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CEOWORLD magazine - Latest - CEO Advisory - Lawmakers Need to Go Beyond AI Bias and Look at AI’s Impact on the Economy

CEO Advisory

Lawmakers Need to Go Beyond AI Bias and Look at AI’s Impact on the Economy

Tom Kemp

Much of the policy discussions in Europe and the US concerning Artificial Intelligence (AI) have been focused on AI bias that can lead to discrimination or how AI can be exploited for nefarious purposes such as deep fake pornography. And, of course, there has been a lot of discussion regarding AI creating real-world terminators and destroying the world as we know it or how AI will save the world. Lawmakers have focused on these headline-grabbing aspects of AI, and deservedly so. Still, one topic regarding AI is getting short shrift with policymakers: the impact of AI on the economy and market competition.

AI has many benefits, including better interpretation of medical tests and spotting diseases, making cars safer, improved detection of credit card fraud, and much more. Furthermore, AI can increase labor productivity by automating routine tasks to free workers to focus on higher-level tasks. Thus, AI has the promise to let us do more with fewer resources, which, in theory, would enlarge the economy. But, as noted by Economist Joseph E. Stiglitz, what we have seen is that over the last four decades is that almost all of the “gains of increased productivity have gone to the top, while the middle has stagnated and many at the bottom have seen both incomes and opportunity wane.”

It is ambiguous what impact AI will have on this decades-long stagnation of wages. There are estimates that 50 to 70% of this languishing over the last four decades can be mainly attributed to the loss of routine jobs to automation. The rise of AI significantly furthers this automation trend, given AI’s ability to handle even more complex tasks, including those that would typically be held by more skilled workers that were historically not impacted in prior decades’ moves to automate. For example, McKinsey estimated a few years ago that 50 percent of current work activities are automatable, and 6 out of 10 current occupations have more than 30 percent of their work activities that could be automated. Furthermore, McKinsey estimated that worldwide, between 400 to 800 million individuals could have their jobs automated and would need to find new careers by 2030.

That being said, some economists are projecting a net increase in jobs with the rise of AI, but there will be significant worker displacement. For example, the World Economic Forum estimated in 2020 that by 2025 over 85 million jobs would be displaced by AI, but 97 million new jobs would be created by AI across 26 countries, meaning there will be a net increase of 12 million jobs. That is the potential upside. 

But the downside is that this challenging displacement process could include lower wages for even more people, further accelerating inequality. And given the societal upheaval that we have seen over the last few decades due to rising inequality and globalization that has fueled authoritarianism and polarization, the growth of AI and its ability to accelerate the displacement of jobs may further test our democracy

Governments, schools, and employers must acknowledge this issue and step up to help workers ease through this transition. We need to be smart about this, as we can’t say let’s retrain everyone to be software developers, as AI is increasingly being built to automate the development of software programs.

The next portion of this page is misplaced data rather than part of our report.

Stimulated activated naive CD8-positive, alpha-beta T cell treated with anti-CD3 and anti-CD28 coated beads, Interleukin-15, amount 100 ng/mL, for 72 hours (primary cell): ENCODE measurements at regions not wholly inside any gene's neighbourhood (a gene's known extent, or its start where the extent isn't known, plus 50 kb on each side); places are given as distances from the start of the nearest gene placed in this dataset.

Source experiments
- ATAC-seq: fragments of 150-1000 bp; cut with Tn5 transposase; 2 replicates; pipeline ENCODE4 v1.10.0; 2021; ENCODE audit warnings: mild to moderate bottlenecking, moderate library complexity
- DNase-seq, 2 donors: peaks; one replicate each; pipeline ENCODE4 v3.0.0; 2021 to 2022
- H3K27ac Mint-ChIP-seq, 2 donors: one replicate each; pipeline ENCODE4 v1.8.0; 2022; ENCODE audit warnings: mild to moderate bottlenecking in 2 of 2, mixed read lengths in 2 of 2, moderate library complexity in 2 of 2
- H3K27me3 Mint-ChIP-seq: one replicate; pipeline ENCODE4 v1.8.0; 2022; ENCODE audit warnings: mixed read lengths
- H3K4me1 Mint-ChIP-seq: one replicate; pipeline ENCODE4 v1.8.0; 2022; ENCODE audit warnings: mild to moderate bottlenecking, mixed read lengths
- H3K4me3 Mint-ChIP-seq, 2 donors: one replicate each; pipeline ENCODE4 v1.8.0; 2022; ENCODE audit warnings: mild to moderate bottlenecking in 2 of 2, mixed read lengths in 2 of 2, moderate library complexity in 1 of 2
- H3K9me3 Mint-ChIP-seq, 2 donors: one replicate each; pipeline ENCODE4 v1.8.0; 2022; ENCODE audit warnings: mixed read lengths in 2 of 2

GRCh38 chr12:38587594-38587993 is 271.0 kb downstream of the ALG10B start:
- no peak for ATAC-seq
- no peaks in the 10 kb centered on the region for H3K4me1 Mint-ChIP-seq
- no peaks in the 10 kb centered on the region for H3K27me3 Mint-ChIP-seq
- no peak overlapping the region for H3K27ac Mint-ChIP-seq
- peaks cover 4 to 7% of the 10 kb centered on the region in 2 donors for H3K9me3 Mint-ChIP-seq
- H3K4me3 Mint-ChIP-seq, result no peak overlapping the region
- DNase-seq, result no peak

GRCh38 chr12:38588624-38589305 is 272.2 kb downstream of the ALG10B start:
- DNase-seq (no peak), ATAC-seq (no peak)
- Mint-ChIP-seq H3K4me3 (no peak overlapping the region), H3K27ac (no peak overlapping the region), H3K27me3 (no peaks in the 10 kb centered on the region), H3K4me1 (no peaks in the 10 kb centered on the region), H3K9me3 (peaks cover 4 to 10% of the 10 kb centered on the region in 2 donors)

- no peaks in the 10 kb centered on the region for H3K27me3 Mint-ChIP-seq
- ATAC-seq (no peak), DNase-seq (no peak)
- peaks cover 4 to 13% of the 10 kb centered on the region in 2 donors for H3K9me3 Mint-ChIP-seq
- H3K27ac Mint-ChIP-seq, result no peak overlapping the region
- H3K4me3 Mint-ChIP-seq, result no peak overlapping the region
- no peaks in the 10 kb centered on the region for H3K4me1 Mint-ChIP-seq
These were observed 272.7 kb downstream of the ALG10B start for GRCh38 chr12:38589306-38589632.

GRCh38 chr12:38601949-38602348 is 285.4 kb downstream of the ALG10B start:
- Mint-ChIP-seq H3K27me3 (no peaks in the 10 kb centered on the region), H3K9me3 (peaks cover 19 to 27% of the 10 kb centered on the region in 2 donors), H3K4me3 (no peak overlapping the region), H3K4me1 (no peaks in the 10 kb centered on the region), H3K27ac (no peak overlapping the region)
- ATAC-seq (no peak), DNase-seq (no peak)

Specific to market competition, Big Tech firms are certainly taking AI very seriously — Google CEO Sundar Pichai declared that AI will “have a more profound impact on humanity than fire, electricity, and the internet.” Big technology firms, including Amazon, Alphabet/Google, Meta/Facebook, and Netflix, are responsible for $2 of every $3 spent on AI. In addition, the median number of AI employees for Big Tech firms is nearly 10x compared to 2 the next 20 tech players. Thus, the massive investment in AI by Big Tech, combined with their “hoard” of data and their elastic cloud-based computing environments, lends itself to the Big Tech firms cornering the market for AI and automation. Having such a concentration of power in the technology that will power the “Fourth Industrial Revolutionwill likely exacerbate societal inequality even further.

As regulators and lawmakers look at antitrust issues concerning Big Tech firms, AI should not be overlooked. To paraphrase Wayne Gretzky, regulators need to skate where the puck is going, not where it has been. AI is where the puck is going in technology. Therefore, acquisitions of AI companies by Big Tech companies should be more closely scrutinized. In addition, the government should consider mandating open intellectual property for AI. For example, this could be modeled on the 1956 federal consent decree with Bell that required Bell to license all its patents royalty-free to other businesses. This led to incredible innovations such as the transistor, the solar cell, and the laser. Thus, when policymakers look at AI, it is equally critical to address whether or not it is healthy for our economy to have the equivalent of electricity concentrated in a few firms’ hands.

Written by Tom Kemp.

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CEOWORLD magazine - Latest - CEO Advisory - Lawmakers Need to Go Beyond AI Bias and Look at AI’s Impact on the Economy
Tom Kemp
Tom Kemp is a Silicon Valley-based entrepreneur, investor, and policy advisor. Tom is also the author of Containing Big Tech: How to Protect Our Civil Rights, Economy, and Democracy.

Tom Kemp is an opinion columnist for the CEOWORLD magazine. Connect with him through LinkedIn. For more information, visit the author’s website CLICK HERE.